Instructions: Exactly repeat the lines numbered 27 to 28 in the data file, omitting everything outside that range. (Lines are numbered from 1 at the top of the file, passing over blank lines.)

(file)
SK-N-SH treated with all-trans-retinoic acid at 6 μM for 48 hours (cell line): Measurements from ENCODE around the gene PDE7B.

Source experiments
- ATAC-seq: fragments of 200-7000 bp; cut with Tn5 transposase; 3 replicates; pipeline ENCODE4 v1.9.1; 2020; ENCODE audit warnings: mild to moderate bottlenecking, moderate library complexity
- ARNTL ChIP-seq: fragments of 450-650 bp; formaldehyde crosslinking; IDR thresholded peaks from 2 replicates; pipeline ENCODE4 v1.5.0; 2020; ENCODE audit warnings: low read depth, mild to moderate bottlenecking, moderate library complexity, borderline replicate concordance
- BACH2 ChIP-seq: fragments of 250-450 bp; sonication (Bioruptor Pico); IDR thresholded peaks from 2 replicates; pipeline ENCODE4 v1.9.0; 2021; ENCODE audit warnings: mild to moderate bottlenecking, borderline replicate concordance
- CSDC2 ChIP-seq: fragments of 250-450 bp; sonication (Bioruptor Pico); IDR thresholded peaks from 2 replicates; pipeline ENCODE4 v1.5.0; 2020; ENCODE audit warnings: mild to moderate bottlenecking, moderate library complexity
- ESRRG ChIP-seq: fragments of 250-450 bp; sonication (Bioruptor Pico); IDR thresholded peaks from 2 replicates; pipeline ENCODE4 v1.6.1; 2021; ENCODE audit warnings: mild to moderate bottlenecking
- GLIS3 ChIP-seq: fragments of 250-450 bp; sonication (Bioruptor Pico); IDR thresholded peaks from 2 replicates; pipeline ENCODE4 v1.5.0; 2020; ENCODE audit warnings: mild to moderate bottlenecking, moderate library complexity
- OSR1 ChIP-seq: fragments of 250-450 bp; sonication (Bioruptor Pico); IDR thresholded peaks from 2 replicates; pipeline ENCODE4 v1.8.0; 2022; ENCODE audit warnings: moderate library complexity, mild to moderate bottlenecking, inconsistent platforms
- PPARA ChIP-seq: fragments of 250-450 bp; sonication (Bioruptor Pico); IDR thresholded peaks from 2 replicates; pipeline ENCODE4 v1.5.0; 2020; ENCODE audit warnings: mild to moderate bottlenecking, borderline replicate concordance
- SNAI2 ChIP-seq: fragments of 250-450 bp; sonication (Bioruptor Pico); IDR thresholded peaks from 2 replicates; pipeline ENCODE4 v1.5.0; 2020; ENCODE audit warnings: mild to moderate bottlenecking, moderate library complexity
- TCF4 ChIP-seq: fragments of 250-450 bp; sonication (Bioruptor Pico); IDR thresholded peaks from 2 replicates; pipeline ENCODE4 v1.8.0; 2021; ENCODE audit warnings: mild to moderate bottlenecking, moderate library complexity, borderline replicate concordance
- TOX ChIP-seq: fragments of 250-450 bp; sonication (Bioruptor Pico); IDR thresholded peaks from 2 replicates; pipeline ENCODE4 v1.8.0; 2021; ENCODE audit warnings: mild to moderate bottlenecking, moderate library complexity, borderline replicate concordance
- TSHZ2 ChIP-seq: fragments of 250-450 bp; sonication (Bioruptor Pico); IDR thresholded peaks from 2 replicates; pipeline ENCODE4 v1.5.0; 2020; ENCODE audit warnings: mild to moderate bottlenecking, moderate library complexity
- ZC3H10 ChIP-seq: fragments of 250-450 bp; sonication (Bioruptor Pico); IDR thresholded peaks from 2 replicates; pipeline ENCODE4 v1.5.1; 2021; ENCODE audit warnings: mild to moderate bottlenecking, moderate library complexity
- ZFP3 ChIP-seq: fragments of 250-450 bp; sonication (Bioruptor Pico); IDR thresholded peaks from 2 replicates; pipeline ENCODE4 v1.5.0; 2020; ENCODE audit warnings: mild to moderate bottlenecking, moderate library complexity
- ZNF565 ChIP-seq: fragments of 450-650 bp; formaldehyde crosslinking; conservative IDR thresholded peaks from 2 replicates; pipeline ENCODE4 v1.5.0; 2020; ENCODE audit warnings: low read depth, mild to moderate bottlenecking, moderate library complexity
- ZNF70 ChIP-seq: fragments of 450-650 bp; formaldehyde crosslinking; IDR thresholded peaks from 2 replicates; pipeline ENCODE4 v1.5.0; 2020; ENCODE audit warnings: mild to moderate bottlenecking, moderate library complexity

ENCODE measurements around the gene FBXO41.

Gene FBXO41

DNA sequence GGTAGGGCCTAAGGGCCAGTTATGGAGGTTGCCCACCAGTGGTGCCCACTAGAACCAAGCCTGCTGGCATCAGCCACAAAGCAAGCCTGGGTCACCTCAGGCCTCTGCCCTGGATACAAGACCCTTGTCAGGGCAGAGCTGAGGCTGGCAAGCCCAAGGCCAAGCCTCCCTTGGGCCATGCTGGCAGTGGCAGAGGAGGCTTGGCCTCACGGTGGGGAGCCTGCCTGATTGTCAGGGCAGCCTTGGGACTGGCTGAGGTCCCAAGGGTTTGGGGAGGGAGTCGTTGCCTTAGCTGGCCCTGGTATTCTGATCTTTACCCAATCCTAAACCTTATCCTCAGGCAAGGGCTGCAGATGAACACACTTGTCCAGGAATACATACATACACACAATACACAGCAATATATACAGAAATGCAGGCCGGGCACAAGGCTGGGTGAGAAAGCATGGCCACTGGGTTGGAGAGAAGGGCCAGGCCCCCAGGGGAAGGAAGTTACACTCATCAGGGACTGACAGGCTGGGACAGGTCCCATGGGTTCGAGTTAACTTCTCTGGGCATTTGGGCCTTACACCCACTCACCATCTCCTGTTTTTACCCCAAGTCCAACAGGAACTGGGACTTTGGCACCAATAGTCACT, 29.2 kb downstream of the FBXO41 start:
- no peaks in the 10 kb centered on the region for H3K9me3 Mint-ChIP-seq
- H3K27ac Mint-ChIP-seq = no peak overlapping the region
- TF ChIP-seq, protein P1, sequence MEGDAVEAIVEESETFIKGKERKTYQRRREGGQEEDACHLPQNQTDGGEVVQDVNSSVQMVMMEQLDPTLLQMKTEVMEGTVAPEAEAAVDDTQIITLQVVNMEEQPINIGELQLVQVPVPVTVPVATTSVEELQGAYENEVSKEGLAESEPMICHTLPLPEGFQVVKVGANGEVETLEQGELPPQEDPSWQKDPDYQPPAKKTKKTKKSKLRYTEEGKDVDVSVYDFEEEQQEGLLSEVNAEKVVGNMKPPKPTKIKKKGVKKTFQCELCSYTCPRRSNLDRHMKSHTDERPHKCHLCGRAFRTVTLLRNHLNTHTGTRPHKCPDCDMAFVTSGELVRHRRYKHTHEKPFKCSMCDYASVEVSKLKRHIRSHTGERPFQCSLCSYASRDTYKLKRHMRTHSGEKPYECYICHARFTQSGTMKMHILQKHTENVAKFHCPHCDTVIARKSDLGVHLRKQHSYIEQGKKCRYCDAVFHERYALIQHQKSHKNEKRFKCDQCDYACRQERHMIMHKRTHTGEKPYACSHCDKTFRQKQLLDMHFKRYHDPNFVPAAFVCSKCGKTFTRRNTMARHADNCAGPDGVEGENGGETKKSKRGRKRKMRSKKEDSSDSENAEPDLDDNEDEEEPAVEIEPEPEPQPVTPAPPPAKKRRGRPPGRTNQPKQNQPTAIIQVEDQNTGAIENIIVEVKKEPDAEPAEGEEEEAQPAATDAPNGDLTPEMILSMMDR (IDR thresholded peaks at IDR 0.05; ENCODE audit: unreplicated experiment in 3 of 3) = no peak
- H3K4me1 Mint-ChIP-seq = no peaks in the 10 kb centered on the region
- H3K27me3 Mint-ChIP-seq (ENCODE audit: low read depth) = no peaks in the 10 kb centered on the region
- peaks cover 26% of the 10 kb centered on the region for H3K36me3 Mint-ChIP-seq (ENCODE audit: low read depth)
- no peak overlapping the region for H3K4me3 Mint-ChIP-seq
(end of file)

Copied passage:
- peaks cover 26% of the 10 kb centered on the region for H3K36me3 Mint-ChIP-seq (ENCODE audit: low read depth)
- no peak overlapping the region for H3K4me3 Mint-ChIP-seq